How to add multiple destinations (or stops) in “new” Google maps

Since May, Google has been publicly testing a major update to the Google Maps user interface for desktop web browsers. In early October, they released it to the masses. Many of the features have moved from easy to discover buttons, icons and labels, and instead buried more deeply into less obvious locations.

One feature that is now not as immediately apparent, is the ability to add multiple destinations or stops when mapping directions. This feature was missing for a while in the new version, which has probably contributed to its lack of discoverability.

To complicate issues, the instructions on how to add multiple destinations to your route, isn’t very clear. For example, the help documentation states:

Add destinations and waypoints

To add a destination in your directions search, click the button in the infocard. This will create a new text box to add your additional destination. Add the location of your destination by typing or left-clicking on the map. To add more, click again.

However, that doesn’t actually work. As a test, I ran a search to get directions from Seattle to San Francisco. As you can see below, there isn’t a “+” button in the infocard.  Continue reading

How to Remove Yourself From a Google Beta or A/B Test

Recently I went to do a search using Google and found that the interface had between tweaked in a few ways that made it difficult to use. I did some searching and found that the tweaks were indeed tests being run by Google. On the Google Product Forums, I found a lot of ranting. I also found a Google employee post instructions on how to get out of the test base.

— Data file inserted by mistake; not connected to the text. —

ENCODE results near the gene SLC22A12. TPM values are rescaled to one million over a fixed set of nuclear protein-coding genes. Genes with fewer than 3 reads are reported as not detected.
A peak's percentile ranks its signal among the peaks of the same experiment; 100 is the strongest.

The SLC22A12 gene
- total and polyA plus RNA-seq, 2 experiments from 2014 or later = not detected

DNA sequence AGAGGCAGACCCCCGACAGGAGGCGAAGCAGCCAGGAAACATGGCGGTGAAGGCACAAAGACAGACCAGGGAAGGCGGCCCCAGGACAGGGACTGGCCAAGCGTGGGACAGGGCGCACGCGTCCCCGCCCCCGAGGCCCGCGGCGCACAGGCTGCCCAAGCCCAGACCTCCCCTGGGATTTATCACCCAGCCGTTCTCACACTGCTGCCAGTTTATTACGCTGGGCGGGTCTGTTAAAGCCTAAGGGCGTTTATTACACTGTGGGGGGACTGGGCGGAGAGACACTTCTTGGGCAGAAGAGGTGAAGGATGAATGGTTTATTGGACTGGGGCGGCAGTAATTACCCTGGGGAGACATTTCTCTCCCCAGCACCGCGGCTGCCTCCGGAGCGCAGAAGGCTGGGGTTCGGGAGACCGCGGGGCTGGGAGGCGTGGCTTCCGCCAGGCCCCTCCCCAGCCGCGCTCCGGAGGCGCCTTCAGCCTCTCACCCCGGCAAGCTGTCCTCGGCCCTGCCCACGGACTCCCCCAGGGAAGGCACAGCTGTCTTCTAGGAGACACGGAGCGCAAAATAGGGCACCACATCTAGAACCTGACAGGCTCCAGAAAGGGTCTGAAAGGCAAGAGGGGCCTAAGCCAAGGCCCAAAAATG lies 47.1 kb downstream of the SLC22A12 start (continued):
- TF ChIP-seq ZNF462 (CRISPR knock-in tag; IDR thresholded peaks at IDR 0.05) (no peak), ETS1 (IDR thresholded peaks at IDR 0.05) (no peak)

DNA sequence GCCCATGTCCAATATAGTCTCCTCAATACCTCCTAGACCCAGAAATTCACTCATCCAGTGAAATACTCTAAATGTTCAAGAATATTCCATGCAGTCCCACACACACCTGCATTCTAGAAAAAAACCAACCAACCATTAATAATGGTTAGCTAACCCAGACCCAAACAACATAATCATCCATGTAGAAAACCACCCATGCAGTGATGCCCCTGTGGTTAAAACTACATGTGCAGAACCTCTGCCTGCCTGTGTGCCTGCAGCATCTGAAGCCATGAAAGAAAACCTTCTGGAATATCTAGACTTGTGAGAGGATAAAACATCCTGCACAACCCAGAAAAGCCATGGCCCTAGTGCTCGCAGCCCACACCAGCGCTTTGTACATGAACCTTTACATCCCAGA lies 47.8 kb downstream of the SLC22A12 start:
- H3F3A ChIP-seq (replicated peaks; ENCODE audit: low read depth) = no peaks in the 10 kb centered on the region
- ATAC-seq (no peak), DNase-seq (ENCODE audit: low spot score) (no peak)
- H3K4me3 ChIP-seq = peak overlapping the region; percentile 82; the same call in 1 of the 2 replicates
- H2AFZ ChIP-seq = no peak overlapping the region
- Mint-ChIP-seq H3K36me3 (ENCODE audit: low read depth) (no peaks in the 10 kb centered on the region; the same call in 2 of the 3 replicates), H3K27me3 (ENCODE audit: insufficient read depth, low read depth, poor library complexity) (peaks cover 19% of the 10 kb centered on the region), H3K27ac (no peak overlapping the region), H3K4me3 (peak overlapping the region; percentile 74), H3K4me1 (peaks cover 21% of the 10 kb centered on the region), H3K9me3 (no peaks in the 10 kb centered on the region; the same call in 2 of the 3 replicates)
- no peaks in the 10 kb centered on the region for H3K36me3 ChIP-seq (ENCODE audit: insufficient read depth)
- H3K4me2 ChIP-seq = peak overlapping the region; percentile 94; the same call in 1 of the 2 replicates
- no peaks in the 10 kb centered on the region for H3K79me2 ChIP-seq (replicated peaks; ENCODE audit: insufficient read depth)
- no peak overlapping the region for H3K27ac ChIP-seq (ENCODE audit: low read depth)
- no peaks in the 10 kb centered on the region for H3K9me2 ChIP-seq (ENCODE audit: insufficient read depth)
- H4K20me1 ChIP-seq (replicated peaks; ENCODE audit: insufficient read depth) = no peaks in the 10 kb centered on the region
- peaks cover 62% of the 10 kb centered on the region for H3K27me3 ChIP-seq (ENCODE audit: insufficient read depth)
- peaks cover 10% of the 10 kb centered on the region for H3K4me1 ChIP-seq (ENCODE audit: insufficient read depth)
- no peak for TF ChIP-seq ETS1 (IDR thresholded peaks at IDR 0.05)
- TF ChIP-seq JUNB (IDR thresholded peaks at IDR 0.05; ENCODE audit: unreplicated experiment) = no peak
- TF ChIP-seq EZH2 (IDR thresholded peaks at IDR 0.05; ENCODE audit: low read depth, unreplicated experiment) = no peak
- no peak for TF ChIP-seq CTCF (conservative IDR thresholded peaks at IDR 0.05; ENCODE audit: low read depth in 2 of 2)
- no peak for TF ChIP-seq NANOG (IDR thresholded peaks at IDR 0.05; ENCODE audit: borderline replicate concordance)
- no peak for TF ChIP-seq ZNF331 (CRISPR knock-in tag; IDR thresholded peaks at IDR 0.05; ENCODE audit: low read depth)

Unfortunately, it’s not fool-proof. It impacts a lot of other sites and your browser usage. It’s not a vote that you don’t like it – you need to track down a thread for the specific issue and post your feedback.

The answer? Clear your cookies. This will log you out of Google services as well as any other service you’re logged into, so you will need to log back in when you’re done. Google has a page with instructions on how to clear all your cache & cookies.

But what if you don’t want to have to log back into all of your sites? Well, if you’re using Chrome, there’s another way. Continue reading

One Way Google’s Android is More Closed to Consumers than Apple’s iOS

Developing for smartphones has shown some interesting differences between Android and iOS – beyond the obvious. Android is touted as being “open”, but in reality while the source code is “open”, consumer access system updates is vastly more closed than iOS.

Let’s take the tweakers, modders… and other enthusiasts out of the picture for the moment, as they aren’t the majority of consumers. When Apple releases a new version of iOS, it’s available to all, regardless of carrier. For example, iOS 6 was announced on September 12 and then released to the public on September 19, 2012. iPhone owners did not have to wait for their carrier to remove features, block functionality or install junkware. The OS update was available to all with supporting hardware.

Continue reading